The castle of Kamieniec Zabkowicki was in its times the biggest one in central Europe. It was built in 1838-1872 for the Netherlandic Princess Marianne Wilhelmine of Orange and her husband Fredric Albrecht Hohenzollern. The costs were equal to 5 tonnes of gold.
During World War II masterpieces of art from all over Silesia were brought here. Then they were partly transported to the west but most of them were either destroyed or stolen by the Russians in 1945. Soviet soldiers in summer 1945 set the castle on fire and shot at everybody who wanted to put it out. After the war anything still left was stolen away, including the tiles and moulding.
Today the castle is owned by a private investor. Partly reconstructed, it houses a hotel for 60 guests.
This enormous building is surrounded by a park which seems completely abandoned. Definitely the whole complex requires a real fortune if it is to resembel the magnificent original.
When you look at this castle it is hard to believe that just a few years ago it was a ruin. In 1999 the building was bought by a conservation company Integra, which turned it into a luxury hotel (with prices of about 100 Euro for one night/person).
The history of the castle goes back to the end of 13th century when it was built as a stronghold. Reconstructed many times it shows the influences of Gothic, Renaissance and Mannerism styles.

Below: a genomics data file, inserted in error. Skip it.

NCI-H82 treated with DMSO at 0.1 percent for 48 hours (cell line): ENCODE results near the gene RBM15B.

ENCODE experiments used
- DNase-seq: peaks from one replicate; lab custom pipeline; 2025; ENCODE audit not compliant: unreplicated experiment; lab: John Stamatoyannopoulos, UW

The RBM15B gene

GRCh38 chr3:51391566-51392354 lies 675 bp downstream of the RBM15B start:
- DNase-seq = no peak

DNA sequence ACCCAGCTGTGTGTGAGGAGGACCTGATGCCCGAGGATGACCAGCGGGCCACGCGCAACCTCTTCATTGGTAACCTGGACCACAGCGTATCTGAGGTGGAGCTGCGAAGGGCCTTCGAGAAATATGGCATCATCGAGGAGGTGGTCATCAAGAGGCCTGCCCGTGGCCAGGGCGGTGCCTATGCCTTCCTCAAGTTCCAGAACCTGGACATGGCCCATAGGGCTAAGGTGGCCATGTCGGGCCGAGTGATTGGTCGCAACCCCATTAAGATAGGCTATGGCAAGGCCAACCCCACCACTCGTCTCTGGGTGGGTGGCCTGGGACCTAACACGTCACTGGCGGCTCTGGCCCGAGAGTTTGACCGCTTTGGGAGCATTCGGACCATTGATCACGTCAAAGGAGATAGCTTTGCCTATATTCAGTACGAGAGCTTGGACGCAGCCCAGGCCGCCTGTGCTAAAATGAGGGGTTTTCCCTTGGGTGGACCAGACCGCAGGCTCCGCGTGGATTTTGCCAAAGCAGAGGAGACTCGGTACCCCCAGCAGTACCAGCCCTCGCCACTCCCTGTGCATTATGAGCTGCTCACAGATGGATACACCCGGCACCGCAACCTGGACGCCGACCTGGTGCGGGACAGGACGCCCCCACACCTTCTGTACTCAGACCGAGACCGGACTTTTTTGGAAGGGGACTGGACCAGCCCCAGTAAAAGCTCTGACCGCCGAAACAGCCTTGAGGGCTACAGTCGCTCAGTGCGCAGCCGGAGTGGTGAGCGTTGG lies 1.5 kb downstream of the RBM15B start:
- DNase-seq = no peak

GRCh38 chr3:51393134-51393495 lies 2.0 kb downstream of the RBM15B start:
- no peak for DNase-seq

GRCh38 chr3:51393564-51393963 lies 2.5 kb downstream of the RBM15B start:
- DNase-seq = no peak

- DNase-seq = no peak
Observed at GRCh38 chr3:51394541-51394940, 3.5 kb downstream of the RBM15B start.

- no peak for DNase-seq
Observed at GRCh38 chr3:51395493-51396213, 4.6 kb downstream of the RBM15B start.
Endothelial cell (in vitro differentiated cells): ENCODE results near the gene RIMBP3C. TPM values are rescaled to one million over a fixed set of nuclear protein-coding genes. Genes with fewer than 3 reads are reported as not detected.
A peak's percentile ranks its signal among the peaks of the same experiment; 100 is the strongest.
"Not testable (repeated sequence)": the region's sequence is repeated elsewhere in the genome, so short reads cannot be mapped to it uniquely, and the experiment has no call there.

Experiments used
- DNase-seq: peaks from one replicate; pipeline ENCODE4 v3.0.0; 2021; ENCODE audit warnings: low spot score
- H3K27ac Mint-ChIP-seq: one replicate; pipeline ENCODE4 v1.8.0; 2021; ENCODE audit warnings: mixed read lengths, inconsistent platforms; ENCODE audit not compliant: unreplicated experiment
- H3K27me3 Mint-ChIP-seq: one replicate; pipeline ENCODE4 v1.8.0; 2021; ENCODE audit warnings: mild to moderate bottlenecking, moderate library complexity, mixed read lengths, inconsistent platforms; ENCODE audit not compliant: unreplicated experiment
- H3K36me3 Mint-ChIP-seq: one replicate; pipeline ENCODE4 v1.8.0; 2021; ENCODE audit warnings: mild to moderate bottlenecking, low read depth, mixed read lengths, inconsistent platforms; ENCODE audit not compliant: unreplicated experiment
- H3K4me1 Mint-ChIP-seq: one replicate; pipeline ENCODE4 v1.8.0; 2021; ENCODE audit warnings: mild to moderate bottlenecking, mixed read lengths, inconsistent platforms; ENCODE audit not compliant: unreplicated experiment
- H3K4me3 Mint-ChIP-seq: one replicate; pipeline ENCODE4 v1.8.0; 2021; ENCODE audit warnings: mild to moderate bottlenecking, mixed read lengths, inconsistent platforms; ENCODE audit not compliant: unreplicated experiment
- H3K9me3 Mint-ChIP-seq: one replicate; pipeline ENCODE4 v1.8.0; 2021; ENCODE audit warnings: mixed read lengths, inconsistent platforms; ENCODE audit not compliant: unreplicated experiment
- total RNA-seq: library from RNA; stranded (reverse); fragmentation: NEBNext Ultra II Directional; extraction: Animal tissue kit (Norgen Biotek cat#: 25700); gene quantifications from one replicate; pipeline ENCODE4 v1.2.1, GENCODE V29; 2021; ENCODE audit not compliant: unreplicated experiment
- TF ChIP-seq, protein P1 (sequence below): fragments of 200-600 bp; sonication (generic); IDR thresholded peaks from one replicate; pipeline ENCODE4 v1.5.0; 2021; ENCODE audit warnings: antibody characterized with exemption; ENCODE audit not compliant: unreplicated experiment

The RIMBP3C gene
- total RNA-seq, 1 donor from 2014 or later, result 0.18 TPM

The castle is beautifully situated among the forests of Lower Silesia on the Kwisa river, which offers the possibilities of rafting and canoeing.
One of the attractions of the castle hotel is the indoor swimming pool built in the former mange with one wall made of glass and overlooking a beautiful park.
There used to be a horse cemetary near the castle. Today there are just a few tombs devoted to beloved steeds. You can still read the inscription with the name Juno - the horse buried in 1938.
This is one of the oldest castles in Lower Silesia (built in 13th century). As most of the castles, Bolkow also has its own ghost. It is the ghost of Michas, prince Boleslaw's son, killed by mistake by a jester, whose intention was to kill the father.
A few years ago one of Polish historians published a book in wchich he claimed that the Amber Chamber - the most famous lost world treasure - had been hidden in Bolkow. Unfortunately, a team of archeologisits disproved this theory. But the place is still worth visiting. Don't be surprised when you come across a group of ladies-in-waiting dancing on the courtyard to the sounds of medieval music or some knights practising sword fighting. The Knight Brotherhood founded in 1995 wants to revive the old customs. Several times a year knight tournaments are organised here.
Hotel is in an excellent location, steps away from the town square and all major places you can walk...more
Staniszow 100, Jelenia Gora, 58-500, Poland
Good for: Families
Mostowa 9, Karpacz, 58-540, Poland
Good for: Couples